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Anecdotes vs. stories

One of the skills I teach my travel writing students in MatadorU is how to distinguish an anecdote and a story.

We all have experiences that feel important… that are important in our own lives. And writers are particularly adept at catching and recording fragments– scenes observed, dialogue overheard, vivid details we feel compelled to share. Experiences and fragments may or may not, though, be able to be built out into a complete story, one that will have resonance and meaning for a reader. It’s often difficult for newer writers to figure out whether what they’ve got is an anecdote or the material for a complete story, especially when they feel personally attached to the anecdote.

What can be helpful, then, is to look at someone else’s writing to practice this skill of discernment. Here’s a piece of writing we can use as an exercise:


The man in the Duckie wheelchair reminds me of Victor, who is dead.

How long has he been dead, anyway?

I can’t remember.

It’s not just that he’s in the wheelchair, though there’s that, too. He looks like Victor, has Victor’s often bitter attitude.

“Do you want a lemonade?” a woman asks with the exaggerated concern of a Jewish mother.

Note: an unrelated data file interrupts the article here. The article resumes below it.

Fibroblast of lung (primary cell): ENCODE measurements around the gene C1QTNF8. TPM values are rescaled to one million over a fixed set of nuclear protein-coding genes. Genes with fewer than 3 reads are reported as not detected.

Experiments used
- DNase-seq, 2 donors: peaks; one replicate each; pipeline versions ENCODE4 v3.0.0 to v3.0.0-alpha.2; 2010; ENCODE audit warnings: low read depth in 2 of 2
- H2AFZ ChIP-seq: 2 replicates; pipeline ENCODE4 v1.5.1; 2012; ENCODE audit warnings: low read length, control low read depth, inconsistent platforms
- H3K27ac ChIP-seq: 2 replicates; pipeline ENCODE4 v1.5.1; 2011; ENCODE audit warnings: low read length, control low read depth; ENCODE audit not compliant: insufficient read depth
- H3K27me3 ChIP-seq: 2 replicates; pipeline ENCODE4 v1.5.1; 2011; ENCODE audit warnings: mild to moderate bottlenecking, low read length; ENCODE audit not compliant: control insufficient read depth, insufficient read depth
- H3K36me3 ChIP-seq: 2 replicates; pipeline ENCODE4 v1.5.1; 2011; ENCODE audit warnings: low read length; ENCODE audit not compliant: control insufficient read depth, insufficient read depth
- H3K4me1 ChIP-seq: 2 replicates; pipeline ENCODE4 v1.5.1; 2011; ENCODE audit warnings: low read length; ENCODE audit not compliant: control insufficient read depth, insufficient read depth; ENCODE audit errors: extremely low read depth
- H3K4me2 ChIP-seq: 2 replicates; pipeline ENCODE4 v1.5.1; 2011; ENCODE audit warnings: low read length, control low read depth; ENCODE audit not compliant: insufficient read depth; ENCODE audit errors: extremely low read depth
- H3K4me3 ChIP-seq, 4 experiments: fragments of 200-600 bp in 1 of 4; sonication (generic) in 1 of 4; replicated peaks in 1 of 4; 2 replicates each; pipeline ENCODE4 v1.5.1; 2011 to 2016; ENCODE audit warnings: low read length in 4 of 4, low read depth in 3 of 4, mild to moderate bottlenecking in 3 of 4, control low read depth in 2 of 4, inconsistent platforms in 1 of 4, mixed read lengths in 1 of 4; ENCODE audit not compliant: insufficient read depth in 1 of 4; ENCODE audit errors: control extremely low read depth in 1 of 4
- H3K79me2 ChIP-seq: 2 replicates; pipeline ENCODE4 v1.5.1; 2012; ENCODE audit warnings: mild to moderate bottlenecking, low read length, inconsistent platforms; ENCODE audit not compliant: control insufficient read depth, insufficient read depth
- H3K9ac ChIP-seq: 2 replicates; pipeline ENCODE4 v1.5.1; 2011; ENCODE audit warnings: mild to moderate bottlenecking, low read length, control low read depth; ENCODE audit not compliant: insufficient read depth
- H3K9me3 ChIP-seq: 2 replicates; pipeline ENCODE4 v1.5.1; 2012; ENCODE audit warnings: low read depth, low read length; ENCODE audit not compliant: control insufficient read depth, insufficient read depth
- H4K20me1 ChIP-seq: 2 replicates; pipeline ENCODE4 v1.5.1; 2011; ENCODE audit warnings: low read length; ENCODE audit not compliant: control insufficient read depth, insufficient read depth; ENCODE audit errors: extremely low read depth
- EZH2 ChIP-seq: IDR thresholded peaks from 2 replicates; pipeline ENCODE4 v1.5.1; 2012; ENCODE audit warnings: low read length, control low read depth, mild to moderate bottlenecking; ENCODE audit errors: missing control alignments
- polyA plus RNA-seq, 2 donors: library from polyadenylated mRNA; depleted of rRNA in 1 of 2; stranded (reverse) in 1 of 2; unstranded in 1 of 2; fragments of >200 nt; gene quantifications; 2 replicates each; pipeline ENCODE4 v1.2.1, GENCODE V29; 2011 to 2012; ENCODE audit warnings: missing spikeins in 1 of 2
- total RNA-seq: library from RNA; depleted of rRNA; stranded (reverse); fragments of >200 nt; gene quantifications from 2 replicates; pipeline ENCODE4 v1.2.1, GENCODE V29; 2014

“No, I don’t want a lemonade,” he says, as if repeating her entire phrase in the same urgent, cloying tone will wound her even more than “No.”

When they sit at the table, they don’t speak. Victor’s look-alike fiddles with a smart phone (I think of his Facebook status update: “With the parents at the High Line- what a thrilling Saturday.”) and his father sits slightly pushed back from the table, sipping the overpriced lemonade that Mother was so insistent on buying.

Could the lemonade make up for anything?

There have been three wheelchairs so far today–one with a retarded girl, but we don’t say that anymore, do we? Her father pushes the chair, which looks like an overgrown baby stroller, and Mom holds the hands of the two “normal” children. Dad’s arm has a tattoo of names inscribed on a ribbon that curls like a tornado’s funnel on his bicep. Are they the kids’ names? Is her name there, too?

If Victor, my Victor, knew I thought the man in the wheelchair looks like him, he’d say, almost violently, “No, he doesn’t,” with a finality that signaled there was no room for discussion.

Victor was that way.


Is this a story? 

I’d like to say yes, because I wrote it, but the answer is “No.” It might have the beginnings of a story, but what it lacks is the confirmation of conflict or narrative tension and resolution of that conflict or tension. This is not a story; it’s simply a collection of observations.

For nonfiction writers, the abandonment of an anecdote may be painful and especially difficult. A fiction writer, after all, has the freedom to take an observation or idea and exploit it as he/she wishes. For a nonfiction writer, it may be impossible to get the details that would build out the anecdote to the point it could be considered a narrative. In the case of the piece of writing above, this is likely its terminal point- there’s not much more to do with it.